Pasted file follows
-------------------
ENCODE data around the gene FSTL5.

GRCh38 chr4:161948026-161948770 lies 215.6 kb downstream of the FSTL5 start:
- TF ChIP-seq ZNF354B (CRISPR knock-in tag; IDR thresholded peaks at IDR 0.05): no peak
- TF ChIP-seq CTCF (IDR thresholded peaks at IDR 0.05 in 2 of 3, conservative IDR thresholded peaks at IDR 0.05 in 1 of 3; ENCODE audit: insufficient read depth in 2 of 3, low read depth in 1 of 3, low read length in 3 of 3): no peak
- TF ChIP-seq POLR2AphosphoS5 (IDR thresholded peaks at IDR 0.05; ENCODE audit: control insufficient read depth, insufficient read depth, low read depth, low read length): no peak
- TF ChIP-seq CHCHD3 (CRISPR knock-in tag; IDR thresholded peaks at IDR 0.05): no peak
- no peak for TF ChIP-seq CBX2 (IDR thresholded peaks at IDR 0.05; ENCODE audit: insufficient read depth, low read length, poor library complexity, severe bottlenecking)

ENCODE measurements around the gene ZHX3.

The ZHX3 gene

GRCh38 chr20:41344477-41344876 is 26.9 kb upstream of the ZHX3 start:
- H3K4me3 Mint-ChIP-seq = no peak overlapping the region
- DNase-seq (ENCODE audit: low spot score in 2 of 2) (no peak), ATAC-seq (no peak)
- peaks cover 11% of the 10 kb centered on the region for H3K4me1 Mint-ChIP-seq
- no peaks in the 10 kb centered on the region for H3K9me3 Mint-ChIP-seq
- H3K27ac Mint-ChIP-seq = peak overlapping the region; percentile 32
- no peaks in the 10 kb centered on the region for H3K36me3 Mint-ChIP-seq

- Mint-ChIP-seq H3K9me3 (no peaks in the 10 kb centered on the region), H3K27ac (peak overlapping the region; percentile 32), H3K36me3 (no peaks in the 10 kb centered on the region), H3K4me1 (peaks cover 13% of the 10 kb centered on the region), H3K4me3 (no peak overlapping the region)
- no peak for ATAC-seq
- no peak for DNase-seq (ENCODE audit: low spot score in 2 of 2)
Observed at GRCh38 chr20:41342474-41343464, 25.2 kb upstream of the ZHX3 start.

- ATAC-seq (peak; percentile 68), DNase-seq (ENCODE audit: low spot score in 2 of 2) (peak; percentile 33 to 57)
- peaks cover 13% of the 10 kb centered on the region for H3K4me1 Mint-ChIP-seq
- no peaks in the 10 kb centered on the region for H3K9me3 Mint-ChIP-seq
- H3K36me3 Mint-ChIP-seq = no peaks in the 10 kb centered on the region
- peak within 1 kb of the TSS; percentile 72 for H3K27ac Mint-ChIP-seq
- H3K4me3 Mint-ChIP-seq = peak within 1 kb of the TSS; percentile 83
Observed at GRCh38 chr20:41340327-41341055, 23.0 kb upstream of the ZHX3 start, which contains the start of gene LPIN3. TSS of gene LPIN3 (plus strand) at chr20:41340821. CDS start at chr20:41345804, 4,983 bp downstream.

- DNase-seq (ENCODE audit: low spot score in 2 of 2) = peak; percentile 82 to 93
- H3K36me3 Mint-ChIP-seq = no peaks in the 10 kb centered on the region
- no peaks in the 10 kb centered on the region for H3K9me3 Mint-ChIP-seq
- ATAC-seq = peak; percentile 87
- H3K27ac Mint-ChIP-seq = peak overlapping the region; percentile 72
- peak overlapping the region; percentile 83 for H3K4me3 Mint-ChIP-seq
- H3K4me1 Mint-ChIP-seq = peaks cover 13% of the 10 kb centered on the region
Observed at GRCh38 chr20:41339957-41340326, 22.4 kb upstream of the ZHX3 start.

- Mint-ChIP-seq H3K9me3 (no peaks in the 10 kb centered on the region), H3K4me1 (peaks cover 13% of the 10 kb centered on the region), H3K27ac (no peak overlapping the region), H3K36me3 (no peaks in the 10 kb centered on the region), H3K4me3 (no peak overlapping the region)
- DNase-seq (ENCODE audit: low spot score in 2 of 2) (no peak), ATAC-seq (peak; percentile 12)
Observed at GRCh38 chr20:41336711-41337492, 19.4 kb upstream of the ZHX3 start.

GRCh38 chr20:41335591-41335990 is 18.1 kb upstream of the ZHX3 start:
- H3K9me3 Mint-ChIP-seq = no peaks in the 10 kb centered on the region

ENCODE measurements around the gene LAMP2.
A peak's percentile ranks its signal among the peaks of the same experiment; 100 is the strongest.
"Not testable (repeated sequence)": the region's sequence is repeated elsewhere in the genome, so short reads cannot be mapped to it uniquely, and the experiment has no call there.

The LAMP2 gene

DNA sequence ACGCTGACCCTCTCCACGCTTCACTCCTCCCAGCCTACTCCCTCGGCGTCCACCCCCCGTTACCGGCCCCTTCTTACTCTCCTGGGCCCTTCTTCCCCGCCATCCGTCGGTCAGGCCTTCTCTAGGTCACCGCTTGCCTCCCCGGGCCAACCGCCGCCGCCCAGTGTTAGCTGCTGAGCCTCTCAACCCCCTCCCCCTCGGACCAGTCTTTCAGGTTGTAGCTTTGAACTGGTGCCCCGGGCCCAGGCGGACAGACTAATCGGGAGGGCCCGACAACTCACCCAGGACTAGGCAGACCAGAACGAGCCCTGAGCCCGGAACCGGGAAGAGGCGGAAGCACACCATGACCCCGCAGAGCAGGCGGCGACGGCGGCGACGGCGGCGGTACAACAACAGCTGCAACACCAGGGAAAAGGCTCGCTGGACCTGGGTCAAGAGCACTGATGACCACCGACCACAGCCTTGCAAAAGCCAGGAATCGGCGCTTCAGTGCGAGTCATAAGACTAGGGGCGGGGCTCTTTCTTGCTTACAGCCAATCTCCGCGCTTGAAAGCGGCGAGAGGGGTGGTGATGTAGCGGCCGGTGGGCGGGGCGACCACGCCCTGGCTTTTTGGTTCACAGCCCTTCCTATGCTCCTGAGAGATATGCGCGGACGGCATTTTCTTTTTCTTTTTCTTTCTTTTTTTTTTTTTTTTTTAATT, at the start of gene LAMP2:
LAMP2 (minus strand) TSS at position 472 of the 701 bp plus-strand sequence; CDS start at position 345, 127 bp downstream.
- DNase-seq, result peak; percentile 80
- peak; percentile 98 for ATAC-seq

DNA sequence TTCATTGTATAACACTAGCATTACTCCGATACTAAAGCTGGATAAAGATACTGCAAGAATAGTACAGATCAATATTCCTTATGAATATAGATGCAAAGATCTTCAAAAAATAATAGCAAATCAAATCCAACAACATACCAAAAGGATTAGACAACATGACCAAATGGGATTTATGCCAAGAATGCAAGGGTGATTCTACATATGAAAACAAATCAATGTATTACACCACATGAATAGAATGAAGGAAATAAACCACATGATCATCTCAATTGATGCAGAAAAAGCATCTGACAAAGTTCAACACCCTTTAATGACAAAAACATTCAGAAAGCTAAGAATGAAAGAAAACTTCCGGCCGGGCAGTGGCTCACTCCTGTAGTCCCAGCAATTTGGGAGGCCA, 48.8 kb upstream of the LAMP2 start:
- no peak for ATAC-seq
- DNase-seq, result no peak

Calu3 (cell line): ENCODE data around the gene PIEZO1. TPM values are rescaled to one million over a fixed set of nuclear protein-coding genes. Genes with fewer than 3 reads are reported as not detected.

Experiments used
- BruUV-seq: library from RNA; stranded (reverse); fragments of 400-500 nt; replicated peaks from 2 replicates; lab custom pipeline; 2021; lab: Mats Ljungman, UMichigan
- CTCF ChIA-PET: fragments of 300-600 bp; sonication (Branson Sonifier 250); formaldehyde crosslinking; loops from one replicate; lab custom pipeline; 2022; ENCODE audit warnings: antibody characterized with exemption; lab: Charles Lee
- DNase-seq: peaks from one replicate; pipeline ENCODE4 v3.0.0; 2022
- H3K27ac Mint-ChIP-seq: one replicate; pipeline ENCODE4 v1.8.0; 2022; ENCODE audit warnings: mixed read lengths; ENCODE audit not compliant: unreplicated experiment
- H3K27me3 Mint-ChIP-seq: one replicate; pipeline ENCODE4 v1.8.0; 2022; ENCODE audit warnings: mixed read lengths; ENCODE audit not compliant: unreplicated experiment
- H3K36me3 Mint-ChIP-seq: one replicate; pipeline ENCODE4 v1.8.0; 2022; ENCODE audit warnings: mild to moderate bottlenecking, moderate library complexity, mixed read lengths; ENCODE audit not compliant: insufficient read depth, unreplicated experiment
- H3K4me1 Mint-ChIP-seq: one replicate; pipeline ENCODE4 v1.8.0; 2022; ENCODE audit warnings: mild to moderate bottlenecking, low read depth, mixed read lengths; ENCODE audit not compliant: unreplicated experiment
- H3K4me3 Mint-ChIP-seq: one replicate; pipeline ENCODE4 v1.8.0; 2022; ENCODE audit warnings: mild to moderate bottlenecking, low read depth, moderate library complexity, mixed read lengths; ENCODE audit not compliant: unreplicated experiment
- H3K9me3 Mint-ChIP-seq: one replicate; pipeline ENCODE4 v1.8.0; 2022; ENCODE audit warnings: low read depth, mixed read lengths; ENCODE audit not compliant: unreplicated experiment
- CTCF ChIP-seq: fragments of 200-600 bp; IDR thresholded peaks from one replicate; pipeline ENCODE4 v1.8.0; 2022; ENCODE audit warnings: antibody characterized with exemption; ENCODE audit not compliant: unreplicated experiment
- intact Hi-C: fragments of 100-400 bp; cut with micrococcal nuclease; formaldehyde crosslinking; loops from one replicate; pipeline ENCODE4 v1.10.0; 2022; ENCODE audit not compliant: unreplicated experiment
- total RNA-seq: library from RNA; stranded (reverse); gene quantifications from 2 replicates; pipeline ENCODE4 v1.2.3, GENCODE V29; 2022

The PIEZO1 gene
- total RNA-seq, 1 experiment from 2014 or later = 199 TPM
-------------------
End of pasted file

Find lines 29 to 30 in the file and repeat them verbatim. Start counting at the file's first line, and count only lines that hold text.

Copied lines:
- H3K36me3 Mint-ChIP-seq = no peaks in the 10 kb centered on the region
- no peaks in the 10 kb centered on the region for H3K9me3 Mint-ChIP-seq